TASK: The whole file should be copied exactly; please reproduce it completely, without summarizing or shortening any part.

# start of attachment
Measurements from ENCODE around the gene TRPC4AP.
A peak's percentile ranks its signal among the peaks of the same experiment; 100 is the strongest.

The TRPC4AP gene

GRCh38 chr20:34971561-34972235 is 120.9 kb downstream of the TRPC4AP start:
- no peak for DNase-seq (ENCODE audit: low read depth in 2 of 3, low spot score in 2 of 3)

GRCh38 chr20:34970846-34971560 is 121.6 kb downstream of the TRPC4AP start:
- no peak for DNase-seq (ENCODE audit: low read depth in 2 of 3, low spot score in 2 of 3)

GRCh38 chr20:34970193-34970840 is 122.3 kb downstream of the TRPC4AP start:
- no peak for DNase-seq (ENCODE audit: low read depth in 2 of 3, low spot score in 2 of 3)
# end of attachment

Measurements from ENCODE around the gene TRPC4AP.
A peak's percentile ranks its signal among the peaks of the same experiment; 100 is the strongest.

The TRPC4AP gene

GRCh38 chr20:34971561-34972235 is 120.9 kb downstream of the TRPC4AP start:
- no peak for DNase-seq (ENCODE audit: low read depth in 2 of 3, low spot score in 2 of 3)

GRCh38 chr20:34970846-34971560 is 121.6 kb downstream of the TRPC4AP start:
- no peak for DNase-seq (ENCODE audit: low read depth in 2 of 3, low spot score in 2 of 3)

GRCh38 chr20:34970193-34970840 is 122.3 kb downstream of the TRPC4AP start:
- no peak for DNase-seq (ENCODE audit: low read depth in 2 of 3, low spot score in 2 of 3)